Stratigraphy and Conclusions: T-22 (A-M/52-54)
Three basic layers constitute the stratigraphy for T-22 ( see profile A-M52-54, p. 104 ). A layer of topsoil overlies a fine-grained, sandy yellow soil, which rest upon a dark brown layer mixed with considerable carbon. Heavy tile concentrations intervene between topsoil and sandy soil in meters B-C and G-H. Bedrock appears immediately beneath the burned layer, sloping to the south in meters A-C, while the fine-grained yellow earth assumed to be virgin soil underlies the burned layer in meters D-G at a depth of approximately 1.40 m. Cuts 1, 2, and 3 are roughly consistent with the topsoil, sand soil/tile and burned layers respectively.
The topsoil and sandy soil are basically clean layers and the occasional finds noted for the sandy soil come near the contact wih the burned layer or near tile concentrations. Due to
the heavy concentration of carbon, the thrid layer evidence a fire of some sort, although whether this should be connected with the destruction of the upper building or if the upper building was even standing at the time of the fire is not clear.
Despite the fact that the evidence of burning continues throughout the trench, the majority of finds from the level appear in a section between seven and twelve meters south of the southern wall of the upper building (meters G-K). Withing this area were found the boar's head, the terracotta block with meander impression, thought ot be a type of lateral sima, a fragment of volute akroteria, the ear of a lateral sima lion head waterspout, and several poossible statue fragments. In addition, fragments of glass, ivory, and bronze, and thrree pots with complete profiles were found in this area.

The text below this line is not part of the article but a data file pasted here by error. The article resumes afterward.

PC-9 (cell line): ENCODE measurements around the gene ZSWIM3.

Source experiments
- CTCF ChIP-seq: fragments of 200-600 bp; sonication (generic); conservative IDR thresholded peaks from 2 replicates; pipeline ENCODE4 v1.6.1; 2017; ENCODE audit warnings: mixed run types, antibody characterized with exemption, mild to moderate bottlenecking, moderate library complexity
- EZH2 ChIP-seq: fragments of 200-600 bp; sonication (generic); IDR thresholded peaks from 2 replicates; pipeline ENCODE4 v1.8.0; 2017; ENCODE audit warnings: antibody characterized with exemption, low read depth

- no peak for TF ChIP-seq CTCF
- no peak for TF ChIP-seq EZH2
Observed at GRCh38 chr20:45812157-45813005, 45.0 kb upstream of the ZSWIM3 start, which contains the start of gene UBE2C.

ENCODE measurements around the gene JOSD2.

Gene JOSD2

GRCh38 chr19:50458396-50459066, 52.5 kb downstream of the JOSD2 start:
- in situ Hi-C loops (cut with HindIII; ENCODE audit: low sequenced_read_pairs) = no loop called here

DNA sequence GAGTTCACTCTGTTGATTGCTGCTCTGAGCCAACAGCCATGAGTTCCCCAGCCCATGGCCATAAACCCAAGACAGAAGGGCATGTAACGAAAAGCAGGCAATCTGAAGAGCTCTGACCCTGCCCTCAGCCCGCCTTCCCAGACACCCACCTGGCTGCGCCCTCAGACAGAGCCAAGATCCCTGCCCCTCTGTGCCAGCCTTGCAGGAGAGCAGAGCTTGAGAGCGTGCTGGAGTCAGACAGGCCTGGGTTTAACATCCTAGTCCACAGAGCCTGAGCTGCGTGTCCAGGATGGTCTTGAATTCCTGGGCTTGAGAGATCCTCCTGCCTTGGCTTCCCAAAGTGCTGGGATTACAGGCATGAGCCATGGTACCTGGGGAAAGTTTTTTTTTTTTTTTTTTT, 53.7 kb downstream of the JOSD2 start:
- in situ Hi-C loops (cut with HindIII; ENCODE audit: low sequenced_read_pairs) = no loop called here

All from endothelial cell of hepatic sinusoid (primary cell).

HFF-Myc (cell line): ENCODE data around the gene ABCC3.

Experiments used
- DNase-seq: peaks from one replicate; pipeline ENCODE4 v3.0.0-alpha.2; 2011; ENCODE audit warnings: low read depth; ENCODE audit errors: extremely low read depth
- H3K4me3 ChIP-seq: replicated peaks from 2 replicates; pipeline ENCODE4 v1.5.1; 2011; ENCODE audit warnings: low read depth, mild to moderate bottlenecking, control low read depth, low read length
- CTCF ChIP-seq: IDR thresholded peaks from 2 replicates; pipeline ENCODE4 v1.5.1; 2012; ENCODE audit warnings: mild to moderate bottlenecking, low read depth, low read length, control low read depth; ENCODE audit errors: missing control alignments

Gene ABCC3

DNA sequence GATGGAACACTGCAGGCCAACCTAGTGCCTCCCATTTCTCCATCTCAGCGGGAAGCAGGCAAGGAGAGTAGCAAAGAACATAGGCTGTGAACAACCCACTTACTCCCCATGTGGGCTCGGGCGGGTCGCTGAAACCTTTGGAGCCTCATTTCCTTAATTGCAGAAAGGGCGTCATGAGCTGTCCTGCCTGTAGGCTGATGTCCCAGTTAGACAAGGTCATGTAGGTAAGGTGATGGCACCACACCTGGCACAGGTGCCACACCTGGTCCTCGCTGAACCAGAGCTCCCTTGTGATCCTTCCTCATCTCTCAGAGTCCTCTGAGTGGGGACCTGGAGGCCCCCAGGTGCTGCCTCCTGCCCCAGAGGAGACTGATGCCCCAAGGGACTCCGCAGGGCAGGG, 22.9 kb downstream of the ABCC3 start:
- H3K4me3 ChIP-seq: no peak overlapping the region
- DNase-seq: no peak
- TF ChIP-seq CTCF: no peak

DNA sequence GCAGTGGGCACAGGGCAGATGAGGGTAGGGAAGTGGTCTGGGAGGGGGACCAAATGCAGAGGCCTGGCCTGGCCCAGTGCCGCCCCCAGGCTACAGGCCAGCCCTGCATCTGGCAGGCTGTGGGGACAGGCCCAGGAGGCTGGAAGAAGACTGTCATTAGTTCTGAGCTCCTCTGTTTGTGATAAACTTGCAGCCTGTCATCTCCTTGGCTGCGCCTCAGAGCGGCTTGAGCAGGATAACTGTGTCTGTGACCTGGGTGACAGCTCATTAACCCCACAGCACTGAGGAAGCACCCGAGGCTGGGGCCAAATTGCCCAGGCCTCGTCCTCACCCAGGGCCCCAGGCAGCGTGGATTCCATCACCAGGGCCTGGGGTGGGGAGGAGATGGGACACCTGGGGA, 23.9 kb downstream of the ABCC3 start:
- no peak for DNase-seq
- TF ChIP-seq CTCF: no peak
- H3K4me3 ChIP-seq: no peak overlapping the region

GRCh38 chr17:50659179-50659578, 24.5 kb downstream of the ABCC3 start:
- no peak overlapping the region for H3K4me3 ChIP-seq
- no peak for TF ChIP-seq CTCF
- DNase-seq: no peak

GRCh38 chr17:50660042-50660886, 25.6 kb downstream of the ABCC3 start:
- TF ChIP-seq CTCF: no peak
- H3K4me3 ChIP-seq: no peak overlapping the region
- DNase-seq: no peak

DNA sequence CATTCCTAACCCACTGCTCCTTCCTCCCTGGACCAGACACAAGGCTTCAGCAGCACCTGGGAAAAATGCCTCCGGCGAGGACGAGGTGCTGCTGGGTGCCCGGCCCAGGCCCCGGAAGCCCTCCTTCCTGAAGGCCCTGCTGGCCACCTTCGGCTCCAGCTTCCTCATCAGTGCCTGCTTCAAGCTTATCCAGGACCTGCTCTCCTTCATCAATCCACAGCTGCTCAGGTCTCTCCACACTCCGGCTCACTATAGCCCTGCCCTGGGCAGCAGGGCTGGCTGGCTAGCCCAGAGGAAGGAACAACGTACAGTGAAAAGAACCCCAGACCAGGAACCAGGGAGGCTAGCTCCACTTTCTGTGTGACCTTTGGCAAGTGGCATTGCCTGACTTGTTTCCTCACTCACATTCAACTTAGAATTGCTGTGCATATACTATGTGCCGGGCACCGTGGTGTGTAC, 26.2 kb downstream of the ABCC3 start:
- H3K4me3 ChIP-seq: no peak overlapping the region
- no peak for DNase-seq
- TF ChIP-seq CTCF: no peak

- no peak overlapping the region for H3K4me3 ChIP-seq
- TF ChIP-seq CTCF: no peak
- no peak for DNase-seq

Approximately ten centimeters of earth were left
against the wall of the upper building in meter A as a protection for the wall, so it is not possible to determine precisely what is the realtion between the stratum and wall. It does not seem, however, that the burned stratum represents a destruction level for the upper building, since the layer of snady soil intervenes between it and the tile concentrations at meters B-C and F-H. Rather, it appears that the are was burned-could this instead be connected with the destruction of the structure uncovered in T-21?- and then covered with the sandy soil. The tile concentrations would then be caused by the collapse of the walls of the upper building, probably a mechanical destruction, as the tiles do not themselves appear burned.
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